• "Ju/'hoansi children [of Africa] very rarely cried, probably because they had little to cry about. No child was ever yelled at or slapped or physically punished, and few were even scolded. Most never heard a discouraging word until they were approaching adolescence, and even then the reprimand, if it really was a reprimand, was delivered in a soft voice." (Elizabeth Marshall Thomas, The Old Way, 2006, p 198.)
You might think that such indulgence would lead to spoiled, demanding children, who would grow up to be spoiled, demanding adults. But according to the anthropologists who lived among them, nothing could be further from the truth. Here is what Thomas (Old Way, p 198-199) has to say about that: "We are sometimes told that children who are treated so kindly become spoiled, but this is because those who hold that opinion have no idea how successful such measures can be. Free from frustration or anxiety, sunny and cooperative, the children were every parent's dream. No culture can ever have raised better, more intelligent, more likable, more confident children."
Based on my reading of anthropologists' writings about many hunter-gatherer cultures, I would characterized hunter-gatherer parenting in the following way:
1. Hunter-gatherers love their children as much as we love ours. They rejoice at births, grieve at children's deaths, and enjoy their children as do we.
2. Hunter-gatherers protect young children from serious dangers, but are not overprotective. Hunter-gatherers recognize that they must arrange their environment in certain ways to protect infants and very young children. For example, those who hunt with poisoned arrows store the arrows high up, out of young children's reach. Concerning less serious dangers, however, hunter-gatherers believe it is best to let young children explore as they wish rather than restrict their exploration. For example, it is not uncommon to see toddlers poking sticks into the campfire or playing with sharp knives. Hunter-gatherers' experience is that toddlers rarely hurt themselves in these activities and that such risk is outweighed by the advantage of learning, early on, how to handle such objects. The adults believe, further, that by the time children begin to prefer the company of other children to that of adults (at about four years old), they have enough common sense to make their own decisions about what is safe or unsafe. Children of that age and older play in age-mixed groups, often some distance from adults.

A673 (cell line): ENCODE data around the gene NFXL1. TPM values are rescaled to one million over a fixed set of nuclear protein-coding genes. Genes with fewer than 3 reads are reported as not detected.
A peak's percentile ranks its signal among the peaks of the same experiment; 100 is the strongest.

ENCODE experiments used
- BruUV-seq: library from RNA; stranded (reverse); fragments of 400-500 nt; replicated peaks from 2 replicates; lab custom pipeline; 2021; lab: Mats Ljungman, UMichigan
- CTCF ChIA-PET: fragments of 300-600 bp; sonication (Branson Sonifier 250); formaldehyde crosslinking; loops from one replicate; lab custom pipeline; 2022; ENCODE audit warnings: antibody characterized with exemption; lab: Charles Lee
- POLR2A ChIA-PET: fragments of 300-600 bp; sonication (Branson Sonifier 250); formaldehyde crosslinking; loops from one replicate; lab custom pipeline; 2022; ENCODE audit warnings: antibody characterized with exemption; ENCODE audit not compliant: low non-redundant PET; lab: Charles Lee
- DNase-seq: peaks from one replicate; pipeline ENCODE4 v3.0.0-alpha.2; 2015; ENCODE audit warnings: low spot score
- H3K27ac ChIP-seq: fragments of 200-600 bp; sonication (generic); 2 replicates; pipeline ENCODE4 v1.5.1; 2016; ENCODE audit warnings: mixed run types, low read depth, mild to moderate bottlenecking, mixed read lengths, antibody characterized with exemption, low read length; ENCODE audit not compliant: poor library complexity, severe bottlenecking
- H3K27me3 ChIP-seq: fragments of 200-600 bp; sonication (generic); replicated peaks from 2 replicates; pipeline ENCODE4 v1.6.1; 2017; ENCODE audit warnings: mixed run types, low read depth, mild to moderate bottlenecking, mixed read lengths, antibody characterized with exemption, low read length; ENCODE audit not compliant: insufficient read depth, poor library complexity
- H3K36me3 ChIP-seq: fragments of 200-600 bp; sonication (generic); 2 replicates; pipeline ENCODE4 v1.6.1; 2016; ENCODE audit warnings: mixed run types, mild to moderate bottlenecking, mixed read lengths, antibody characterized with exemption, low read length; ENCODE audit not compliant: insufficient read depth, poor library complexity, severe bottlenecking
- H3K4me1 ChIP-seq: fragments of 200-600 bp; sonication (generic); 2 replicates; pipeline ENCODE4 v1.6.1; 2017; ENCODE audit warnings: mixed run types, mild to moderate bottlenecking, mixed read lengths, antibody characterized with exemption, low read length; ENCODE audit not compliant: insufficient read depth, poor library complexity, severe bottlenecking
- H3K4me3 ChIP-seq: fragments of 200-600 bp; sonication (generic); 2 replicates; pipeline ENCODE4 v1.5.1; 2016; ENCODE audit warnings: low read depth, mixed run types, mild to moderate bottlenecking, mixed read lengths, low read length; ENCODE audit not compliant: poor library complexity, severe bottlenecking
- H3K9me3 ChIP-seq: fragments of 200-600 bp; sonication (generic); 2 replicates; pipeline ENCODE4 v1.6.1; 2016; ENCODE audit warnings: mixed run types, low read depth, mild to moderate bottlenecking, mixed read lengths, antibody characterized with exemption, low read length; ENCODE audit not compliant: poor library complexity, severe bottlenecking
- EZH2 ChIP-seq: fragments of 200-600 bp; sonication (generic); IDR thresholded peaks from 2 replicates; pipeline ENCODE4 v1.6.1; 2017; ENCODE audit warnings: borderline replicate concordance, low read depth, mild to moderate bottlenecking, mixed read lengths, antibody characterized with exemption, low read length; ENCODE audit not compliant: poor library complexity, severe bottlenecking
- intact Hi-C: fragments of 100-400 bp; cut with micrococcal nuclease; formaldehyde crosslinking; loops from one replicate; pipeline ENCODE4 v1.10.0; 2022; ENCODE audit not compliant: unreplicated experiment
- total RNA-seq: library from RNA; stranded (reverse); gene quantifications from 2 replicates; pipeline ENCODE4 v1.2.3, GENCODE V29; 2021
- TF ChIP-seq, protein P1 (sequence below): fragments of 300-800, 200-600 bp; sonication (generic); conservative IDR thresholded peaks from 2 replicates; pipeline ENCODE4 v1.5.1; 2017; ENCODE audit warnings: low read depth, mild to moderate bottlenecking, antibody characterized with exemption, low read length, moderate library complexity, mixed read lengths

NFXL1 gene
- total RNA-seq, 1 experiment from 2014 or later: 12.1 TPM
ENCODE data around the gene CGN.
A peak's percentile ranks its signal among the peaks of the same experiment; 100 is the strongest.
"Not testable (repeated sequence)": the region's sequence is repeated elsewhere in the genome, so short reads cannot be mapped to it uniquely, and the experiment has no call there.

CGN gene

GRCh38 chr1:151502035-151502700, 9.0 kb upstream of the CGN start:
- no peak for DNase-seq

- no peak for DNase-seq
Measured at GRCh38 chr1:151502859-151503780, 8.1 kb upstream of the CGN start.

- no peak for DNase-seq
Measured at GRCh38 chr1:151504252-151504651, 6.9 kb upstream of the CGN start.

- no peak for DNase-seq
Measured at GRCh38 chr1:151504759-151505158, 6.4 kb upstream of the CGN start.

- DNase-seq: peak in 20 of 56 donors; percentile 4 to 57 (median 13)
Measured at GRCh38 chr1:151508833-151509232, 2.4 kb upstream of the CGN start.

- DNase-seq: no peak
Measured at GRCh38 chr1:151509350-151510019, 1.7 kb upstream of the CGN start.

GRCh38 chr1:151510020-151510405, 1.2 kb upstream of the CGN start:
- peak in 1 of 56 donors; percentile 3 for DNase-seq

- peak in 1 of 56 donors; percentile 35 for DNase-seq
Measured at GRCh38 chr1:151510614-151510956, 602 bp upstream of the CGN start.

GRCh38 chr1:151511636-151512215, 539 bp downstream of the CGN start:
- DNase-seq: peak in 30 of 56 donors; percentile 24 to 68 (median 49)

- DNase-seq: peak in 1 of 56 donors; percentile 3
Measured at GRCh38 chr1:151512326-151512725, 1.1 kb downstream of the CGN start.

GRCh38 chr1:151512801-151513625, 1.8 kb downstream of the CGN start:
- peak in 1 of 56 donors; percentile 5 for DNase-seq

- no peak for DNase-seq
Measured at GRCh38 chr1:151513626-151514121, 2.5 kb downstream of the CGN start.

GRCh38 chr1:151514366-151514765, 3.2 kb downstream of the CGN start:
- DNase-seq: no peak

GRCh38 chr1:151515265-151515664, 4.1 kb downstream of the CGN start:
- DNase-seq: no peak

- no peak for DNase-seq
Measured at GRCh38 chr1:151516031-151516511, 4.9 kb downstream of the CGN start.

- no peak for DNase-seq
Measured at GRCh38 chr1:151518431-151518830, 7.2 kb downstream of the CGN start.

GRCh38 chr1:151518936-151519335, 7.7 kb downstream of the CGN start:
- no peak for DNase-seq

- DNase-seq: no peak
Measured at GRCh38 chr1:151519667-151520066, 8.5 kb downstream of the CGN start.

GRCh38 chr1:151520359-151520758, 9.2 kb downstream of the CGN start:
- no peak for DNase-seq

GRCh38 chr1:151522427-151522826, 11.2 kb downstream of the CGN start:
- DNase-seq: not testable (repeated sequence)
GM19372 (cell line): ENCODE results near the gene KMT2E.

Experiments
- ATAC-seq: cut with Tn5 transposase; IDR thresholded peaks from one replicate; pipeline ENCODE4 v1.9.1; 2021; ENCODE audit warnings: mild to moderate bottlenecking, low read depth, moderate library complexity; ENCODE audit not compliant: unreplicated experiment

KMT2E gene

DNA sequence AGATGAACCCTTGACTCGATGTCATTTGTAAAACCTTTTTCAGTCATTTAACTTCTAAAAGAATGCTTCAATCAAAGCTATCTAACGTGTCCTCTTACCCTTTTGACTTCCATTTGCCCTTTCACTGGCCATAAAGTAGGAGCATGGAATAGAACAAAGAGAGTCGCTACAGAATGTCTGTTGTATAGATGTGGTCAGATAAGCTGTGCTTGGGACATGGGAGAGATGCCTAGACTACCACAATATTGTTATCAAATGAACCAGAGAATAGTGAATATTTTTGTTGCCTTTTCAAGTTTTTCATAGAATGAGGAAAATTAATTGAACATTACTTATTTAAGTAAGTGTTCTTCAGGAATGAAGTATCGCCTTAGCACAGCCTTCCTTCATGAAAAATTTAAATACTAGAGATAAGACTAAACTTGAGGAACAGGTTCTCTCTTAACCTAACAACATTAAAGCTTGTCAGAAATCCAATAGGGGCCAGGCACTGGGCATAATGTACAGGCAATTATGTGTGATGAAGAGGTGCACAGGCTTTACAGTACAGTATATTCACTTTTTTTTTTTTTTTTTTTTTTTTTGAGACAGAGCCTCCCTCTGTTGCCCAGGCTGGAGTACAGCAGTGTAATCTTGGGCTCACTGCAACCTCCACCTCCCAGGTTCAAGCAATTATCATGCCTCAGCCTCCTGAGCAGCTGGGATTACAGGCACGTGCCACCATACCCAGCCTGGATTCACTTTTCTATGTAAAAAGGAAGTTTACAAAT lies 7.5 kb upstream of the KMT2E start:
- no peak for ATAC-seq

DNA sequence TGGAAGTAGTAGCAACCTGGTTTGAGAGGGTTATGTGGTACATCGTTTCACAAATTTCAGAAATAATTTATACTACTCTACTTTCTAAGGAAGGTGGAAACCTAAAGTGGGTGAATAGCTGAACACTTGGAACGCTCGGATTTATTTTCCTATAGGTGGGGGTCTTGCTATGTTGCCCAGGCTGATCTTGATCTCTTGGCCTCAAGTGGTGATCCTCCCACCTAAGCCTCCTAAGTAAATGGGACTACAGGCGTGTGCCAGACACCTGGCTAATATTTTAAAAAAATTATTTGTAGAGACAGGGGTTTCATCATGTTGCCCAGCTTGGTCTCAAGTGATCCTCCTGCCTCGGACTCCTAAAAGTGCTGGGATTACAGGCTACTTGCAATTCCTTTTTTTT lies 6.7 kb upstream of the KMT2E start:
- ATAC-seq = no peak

3. Hunter-gatherers trust their children. Anthropologists commonly use the term indulgence to characterize the hunter-gatherer style of parenting, but I think the more fundamental concept here is trust. Parents indulge children's desires because they trust children's instincts and judgments. They believe that children know best what they need and when they need it, so there are no or few battles of will between adults and children. If an infant cries or shows even a lesser sign of distress, any adult or older child nearby responds immediately to see what is the matter and to help solve the problem. The assumption is that the infant would not communicate a need for help unless it needed help.
Hunter-gatherers believe that the instinctive drives of children to explore are balanced by instinctive fears and by knowledge of their own abilities and limitations, which lead them to temper their explorations with appropriate caution. Four-year-olds will not, on their own, wander into unfamiliar territory without the company of an older child or an adult. Children of any age will not try to leap chasms that they are physically unable to leap. Children are constantly taking risks to expand the limits of what they can do, but the risks are small. Children are designed by nature (today we would say by natural selection) to do all this, so they will learn how to cope with serious dangers when they occur.